We all make mistakes. Some feel more permanent than others, and a mistake with an exam worth college credit feels pretty harsh. In many cases, you have to wait six months to retake the exam, which is a long time to keep all that detailed information fresh in your mind! Kira’s taken a total of six exams worth college credit, whether they’ve been AP, DSST, or CLEP, with varying results.
So, what are the mistakes we’ve learned from?
After Kira passed the first couple exams, it seems she started to underestimate the tests a bit. While I don’t want her to get an ulcer from the stress of an upcoming test, I should see signs that she’s actively preparing for it. We also learned that 80% on the practice exam doesn’t necessarily convert to a passed exam, like we thought when she took her first two exams and passed. Don’t underestimate how hard a multiple choice question can be, and really make sure you know the content, not just how to pass the practice exam.
We used CLEP, DSST, and AP exams as Kira’s final exams this year. I know typical high school kids do all their AP exams within two weeks, but if we don’t have to crunch everything in a short period of time, we shouldn’t. Having two weeks between each exam is much preferred to four exams in a month! It was hard to watch Kira get so stressed over which exam to prepare for, and I could tell she started to panic a bit. Panic did not lead to organized, logical planning. Lesson learned.
This can go both ways. I do believe that this is an age where our kids should start to learn how to handle a little bit of pressure to perform well. As adults, we don’t all get a gold star just for trying our best. Results matter. On the other hand, I do not think that we should punish our kids for a negative exam outcome. The failed exam weighs heavy enough in their mind. They don’t need added recourse from Mom and Dad.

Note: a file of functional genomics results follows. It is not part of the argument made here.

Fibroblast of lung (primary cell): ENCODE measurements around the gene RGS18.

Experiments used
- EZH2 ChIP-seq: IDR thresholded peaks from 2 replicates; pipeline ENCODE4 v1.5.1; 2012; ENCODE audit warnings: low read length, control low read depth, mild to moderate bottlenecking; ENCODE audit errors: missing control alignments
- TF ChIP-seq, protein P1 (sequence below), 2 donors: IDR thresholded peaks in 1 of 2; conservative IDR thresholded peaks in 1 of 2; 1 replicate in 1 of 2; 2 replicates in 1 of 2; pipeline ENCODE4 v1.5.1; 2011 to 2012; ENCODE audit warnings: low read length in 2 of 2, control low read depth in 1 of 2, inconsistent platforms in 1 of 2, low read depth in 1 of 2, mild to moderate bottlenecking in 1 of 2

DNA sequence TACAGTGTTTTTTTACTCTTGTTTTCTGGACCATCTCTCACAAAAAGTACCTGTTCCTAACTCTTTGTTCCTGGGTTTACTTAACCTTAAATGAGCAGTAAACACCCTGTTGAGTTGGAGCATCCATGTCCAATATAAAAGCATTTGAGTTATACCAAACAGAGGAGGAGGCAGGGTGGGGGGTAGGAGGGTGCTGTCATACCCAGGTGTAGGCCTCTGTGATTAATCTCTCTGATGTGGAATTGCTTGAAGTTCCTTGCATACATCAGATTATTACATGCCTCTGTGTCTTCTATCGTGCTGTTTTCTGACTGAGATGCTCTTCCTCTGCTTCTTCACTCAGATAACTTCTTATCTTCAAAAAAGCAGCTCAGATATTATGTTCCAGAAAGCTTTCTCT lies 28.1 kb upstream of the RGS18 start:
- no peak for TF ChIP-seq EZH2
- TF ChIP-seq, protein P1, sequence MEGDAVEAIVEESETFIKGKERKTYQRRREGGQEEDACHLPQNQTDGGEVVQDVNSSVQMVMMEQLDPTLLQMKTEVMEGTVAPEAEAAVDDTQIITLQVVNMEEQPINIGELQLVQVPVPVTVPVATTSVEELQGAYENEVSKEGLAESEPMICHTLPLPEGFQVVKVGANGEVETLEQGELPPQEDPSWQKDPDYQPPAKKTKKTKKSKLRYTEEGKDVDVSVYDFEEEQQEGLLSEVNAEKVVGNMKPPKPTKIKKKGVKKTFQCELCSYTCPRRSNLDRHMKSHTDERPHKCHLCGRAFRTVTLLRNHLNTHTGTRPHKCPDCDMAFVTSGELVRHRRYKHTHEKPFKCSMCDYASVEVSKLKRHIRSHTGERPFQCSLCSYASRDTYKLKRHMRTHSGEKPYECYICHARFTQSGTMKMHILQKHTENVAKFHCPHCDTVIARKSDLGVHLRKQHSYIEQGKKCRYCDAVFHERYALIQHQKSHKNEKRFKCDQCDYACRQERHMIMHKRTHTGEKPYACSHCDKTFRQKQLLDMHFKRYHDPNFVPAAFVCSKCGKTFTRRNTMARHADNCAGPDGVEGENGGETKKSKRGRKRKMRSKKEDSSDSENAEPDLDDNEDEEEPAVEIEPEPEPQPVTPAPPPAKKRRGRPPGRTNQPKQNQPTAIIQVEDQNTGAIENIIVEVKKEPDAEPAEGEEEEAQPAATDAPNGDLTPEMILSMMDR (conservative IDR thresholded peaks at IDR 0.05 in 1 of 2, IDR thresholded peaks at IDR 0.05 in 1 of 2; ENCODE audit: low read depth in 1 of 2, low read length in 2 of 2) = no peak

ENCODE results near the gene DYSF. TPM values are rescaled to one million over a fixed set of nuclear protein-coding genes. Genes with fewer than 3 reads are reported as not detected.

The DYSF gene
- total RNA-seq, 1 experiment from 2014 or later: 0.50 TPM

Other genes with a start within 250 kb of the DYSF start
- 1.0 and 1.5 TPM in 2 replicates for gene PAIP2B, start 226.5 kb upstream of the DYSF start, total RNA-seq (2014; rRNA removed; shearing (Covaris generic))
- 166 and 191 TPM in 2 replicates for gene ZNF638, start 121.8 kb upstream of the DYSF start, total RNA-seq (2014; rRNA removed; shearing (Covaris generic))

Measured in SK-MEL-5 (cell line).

Free-clep-prep.com and Instant Cert are fantastic resources, but they shouldn’t be your only ones. These are great jumping points to help you find other resources, though. Use video, text, audio, and hands-on, if you can find it. One book designed for the exam you’re about to take might not be enough. You Tube is an amazing resource. You can find playlists based on specific tests even!
It’s not about the book
We are still working to push past the middle school mentality that you basically memorize the book assigned, and regurgitate the information back in order to pass the test. Your student has to think about how the information relates to each other, and make conclusions based on the information presented. Remember Bloom’s Taxonomy? At the credit by exam level, we are working at a much higher level, and those connections are the key.
Write it down. Follow up.
I’d come across a great resource and tell Kira to check it out. I forgot to tell her to write it down, and then to follow up with her later. I’ve learned I need to write it down also, to remember to follow up with her. A passing comment to check into something is not enough to ensure it happens. At this age, there is still some learning happening about responsibility and follow through. If I’m not helping her be accountable, then I’m hurting her.